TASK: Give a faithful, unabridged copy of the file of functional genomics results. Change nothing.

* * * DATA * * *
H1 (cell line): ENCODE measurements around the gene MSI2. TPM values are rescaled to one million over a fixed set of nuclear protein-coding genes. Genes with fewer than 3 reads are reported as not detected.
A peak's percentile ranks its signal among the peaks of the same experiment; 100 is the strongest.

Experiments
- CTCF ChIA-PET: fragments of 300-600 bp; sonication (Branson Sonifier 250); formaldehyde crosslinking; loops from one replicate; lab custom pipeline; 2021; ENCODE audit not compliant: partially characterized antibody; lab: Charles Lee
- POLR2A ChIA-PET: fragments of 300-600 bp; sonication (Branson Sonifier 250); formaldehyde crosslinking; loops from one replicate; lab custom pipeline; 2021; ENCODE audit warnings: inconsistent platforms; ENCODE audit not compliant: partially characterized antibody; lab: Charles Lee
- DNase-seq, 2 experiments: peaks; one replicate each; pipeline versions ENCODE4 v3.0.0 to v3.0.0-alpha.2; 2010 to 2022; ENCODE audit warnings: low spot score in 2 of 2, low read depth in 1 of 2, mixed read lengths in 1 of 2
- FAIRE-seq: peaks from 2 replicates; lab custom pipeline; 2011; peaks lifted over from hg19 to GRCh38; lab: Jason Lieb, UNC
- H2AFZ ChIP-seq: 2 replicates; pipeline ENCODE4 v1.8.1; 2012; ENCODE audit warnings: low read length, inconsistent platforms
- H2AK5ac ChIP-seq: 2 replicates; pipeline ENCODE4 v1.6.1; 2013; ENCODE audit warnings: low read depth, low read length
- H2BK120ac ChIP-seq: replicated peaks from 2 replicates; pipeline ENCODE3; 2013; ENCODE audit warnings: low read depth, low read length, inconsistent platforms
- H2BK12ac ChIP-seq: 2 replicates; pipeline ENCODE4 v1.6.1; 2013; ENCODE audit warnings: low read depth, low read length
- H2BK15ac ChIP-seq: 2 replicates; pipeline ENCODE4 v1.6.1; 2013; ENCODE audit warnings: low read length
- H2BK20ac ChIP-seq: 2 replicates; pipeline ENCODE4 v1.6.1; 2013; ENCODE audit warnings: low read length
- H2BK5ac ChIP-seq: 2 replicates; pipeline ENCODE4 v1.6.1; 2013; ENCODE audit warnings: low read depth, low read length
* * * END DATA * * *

H1 (cell line): ENCODE measurements around the gene MSI2. TPM values are rescaled to one million over a fixed set of nuclear protein-coding genes. Genes with fewer than 3 reads are reported as not detected.
A peak's percentile ranks its signal among the peaks of the same experiment; 100 is the strongest.

Experiments
- CTCF ChIA-PET: fragments of 300-600 bp; sonication (Branson Sonifier 250); formaldehyde crosslinking; loops from one replicate; lab custom pipeline; 2021; ENCODE audit not compliant: partially characterized antibody; lab: Charles Lee
- POLR2A ChIA-PET: fragments of 300-600 bp; sonication (Branson Sonifier 250); formaldehyde crosslinking; loops from one replicate; lab custom pipeline; 2021; ENCODE audit warnings: inconsistent platforms; ENCODE audit not compliant: partially characterized antibody; lab: Charles Lee
- DNase-seq, 2 experiments: peaks; one replicate each; pipeline versions ENCODE4 v3.0.0 to v3.0.0-alpha.2; 2010 to 2022; ENCODE audit warnings: low spot score in 2 of 2, low read depth in 1 of 2, mixed read lengths in 1 of 2
- FAIRE-seq: peaks from 2 replicates; lab custom pipeline; 2011; peaks lifted over from hg19 to GRCh38; lab: Jason Lieb, UNC
- H2AFZ ChIP-seq: 2 replicates; pipeline ENCODE4 v1.8.1; 2012; ENCODE audit warnings: low read length, inconsistent platforms
- H2AK5ac ChIP-seq: 2 replicates; pipeline ENCODE4 v1.6.1; 2013; ENCODE audit warnings: low read depth, low read length
- H2BK120ac ChIP-seq: replicated peaks from 2 replicates; pipeline ENCODE3; 2013; ENCODE audit warnings: low read depth, low read length, inconsistent platforms
- H2BK12ac ChIP-seq: 2 replicates; pipeline ENCODE4 v1.6.1; 2013; ENCODE audit warnings: low read depth, low read length
- H2BK15ac ChIP-seq: 2 replicates; pipeline ENCODE4 v1.6.1; 2013; ENCODE audit warnings: low read length
- H2BK20ac ChIP-seq: 2 replicates; pipeline ENCODE4 v1.6.1; 2013; ENCODE audit warnings: low read length
- H2BK5ac ChIP-seq: 2 replicates; pipeline ENCODE4 v1.6.1; 2013; ENCODE audit warnings: low read depth, low read length